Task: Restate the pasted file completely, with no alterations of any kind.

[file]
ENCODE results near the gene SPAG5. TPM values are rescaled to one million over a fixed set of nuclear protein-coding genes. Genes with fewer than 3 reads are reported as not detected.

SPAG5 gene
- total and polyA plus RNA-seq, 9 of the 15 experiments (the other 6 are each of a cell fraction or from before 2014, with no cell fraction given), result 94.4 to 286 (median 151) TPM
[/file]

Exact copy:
ENCODE results near the gene SPAG5. TPM values are rescaled to one million over a fixed set of nuclear protein-coding genes. Genes with fewer than 3 reads are reported as not detected.

SPAG5 gene
- total and polyA plus RNA-seq, 9 of the 15 experiments (the other 6 are each of a cell fraction or from before 2014, with no cell fraction given), result 94.4 to 286 (median 151) TPM